Anemone includes a rich and varied group of plants ranging in size from alpine rock garden miniatures to tall Japanese anemones grown in borders; bloom extends from very early spring to fall, depending on species.
Most of the anemones described here have fibrous roots or creeping rhizomes or rootstocks, but A. blanda, A. coronaria, and A. x fulgens are grown from tubers requiring special attention. Set out A. blanda in fall; where winter temperatures drop below –10°F/–23°C, apply a thick mulch after first hard frost. Plant A. coronaria and A. x fulgens in fall where they are hardy in the ground; in cooler regions, plant in early spring. In warmer climates, some gardeners soak tubers for a few hours before planting.
Plant tubers scarred side up (look for depressed scar left by base of last year’s stem), setting them 1–2 in. deep and 8–12 in. apart in rich, light, well-drained loam. Or start in flats of damp sand; set out in garden when stems are a few inches tall. Keep soil moist during growth and bloom. Protect from birds until leaves toughen. In high-rainfall areas, excess moisture induces rot.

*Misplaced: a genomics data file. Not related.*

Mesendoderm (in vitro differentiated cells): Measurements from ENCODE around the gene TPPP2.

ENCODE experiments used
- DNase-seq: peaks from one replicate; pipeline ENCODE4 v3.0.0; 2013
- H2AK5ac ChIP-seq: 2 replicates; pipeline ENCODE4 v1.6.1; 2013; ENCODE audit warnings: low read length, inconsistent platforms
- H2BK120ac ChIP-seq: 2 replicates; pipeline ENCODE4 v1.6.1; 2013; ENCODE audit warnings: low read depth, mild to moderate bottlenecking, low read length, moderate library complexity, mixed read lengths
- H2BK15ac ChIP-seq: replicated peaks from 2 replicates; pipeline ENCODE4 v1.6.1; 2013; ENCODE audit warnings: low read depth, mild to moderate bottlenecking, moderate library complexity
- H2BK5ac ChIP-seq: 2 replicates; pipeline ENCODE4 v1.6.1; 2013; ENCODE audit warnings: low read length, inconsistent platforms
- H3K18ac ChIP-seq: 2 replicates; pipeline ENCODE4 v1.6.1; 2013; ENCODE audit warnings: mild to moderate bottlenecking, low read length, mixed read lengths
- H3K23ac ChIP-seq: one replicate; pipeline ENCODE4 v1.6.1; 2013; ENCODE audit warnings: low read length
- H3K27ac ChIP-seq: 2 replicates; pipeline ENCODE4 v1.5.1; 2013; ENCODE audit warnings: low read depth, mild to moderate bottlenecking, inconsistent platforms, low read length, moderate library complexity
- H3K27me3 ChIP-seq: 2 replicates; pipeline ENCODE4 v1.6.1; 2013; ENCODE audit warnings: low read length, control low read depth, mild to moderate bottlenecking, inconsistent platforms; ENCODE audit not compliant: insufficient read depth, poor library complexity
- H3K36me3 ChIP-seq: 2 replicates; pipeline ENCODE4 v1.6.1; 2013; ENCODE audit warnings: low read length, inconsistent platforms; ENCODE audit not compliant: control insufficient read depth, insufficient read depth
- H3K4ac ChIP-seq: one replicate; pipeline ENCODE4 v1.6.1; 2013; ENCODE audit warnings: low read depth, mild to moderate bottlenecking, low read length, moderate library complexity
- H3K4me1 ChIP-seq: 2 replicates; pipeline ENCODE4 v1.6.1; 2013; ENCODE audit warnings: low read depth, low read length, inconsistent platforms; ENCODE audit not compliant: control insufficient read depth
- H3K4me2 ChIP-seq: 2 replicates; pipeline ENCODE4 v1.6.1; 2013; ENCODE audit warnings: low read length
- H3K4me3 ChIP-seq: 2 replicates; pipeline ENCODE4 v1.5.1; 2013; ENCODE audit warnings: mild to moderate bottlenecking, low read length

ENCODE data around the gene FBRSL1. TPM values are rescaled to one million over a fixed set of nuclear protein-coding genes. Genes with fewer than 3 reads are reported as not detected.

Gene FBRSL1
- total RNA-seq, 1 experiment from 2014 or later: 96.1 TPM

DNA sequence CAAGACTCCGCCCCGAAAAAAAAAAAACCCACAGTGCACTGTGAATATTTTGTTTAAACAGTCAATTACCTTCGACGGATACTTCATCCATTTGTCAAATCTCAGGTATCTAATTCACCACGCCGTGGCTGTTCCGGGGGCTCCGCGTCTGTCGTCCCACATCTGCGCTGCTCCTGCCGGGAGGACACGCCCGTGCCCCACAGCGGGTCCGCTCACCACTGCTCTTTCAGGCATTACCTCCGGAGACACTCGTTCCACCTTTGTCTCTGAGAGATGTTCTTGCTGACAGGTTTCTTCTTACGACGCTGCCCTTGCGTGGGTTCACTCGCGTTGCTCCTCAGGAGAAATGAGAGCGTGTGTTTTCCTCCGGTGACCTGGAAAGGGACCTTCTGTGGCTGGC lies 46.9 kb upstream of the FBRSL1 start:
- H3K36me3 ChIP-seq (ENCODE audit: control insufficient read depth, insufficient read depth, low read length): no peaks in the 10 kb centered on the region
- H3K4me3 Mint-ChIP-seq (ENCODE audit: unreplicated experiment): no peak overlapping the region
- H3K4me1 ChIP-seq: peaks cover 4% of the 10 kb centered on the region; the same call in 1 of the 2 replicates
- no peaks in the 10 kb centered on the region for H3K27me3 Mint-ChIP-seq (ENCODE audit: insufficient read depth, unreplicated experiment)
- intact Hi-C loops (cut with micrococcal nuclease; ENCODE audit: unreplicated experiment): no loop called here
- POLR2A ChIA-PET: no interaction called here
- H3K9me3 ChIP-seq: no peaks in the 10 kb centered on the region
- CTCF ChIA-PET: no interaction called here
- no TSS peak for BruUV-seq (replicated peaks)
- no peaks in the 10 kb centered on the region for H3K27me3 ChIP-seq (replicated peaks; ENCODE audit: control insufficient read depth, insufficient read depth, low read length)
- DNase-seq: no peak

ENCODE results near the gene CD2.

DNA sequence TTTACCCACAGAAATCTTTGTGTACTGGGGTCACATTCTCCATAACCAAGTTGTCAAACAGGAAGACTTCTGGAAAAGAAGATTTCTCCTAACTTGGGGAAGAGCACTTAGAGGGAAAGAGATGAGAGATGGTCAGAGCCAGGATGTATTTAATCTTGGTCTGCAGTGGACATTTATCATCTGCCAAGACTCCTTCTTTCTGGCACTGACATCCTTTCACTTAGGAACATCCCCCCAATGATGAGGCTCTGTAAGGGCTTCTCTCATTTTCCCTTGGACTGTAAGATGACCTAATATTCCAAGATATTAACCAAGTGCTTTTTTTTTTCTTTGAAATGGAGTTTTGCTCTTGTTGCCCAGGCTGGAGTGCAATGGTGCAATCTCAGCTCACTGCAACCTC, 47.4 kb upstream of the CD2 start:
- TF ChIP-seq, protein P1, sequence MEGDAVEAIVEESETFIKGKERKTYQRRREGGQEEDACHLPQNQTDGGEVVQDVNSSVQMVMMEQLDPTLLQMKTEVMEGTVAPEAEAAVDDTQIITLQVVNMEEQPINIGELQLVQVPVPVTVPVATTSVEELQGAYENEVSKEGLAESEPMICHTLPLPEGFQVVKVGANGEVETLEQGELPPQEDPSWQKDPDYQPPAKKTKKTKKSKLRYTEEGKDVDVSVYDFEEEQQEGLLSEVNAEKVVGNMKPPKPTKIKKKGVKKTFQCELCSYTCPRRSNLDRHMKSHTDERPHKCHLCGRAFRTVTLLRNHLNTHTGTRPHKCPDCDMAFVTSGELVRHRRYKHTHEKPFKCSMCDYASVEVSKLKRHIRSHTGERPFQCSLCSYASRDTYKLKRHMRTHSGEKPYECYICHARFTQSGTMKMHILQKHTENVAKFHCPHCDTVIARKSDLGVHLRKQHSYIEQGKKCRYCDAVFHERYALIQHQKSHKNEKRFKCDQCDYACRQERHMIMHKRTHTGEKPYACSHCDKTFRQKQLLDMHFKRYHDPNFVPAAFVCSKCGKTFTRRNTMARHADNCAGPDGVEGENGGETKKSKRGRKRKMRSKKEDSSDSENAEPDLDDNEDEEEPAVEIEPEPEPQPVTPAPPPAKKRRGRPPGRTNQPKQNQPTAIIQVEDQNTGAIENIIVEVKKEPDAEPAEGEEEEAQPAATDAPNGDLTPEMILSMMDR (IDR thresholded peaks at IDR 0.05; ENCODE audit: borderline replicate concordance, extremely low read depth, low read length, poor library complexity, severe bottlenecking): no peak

Tuberous types are best treated as annuals in rainy-summer or warm-winter climates, where they tend to be short lived. Tuberous anemones make good container plants.Anemone tomentosa
Vigorous, fibrous-rooted Tibetan native often sold as A. vitifolia ‘Robustissima’. Foliage resembles grape leaves, grows in a spreading clump that gives rise to branching, 3 1/2-ft.-tall stems bearing single pink flowers in late summer, early fall. Allow 3 ft. between plants. Partial shade.
Native from Vermont to Alabama, west to North Dakota, Wyoming, and New Mexico. This stout-stemmed plan...
Shiny, gray-green leaves contrast nicely with golden yellow blooms on a plant that can reach...
European native for rock gardens or naturalizing. In bulb and leaf, resembles small hyacinth, but 10-i...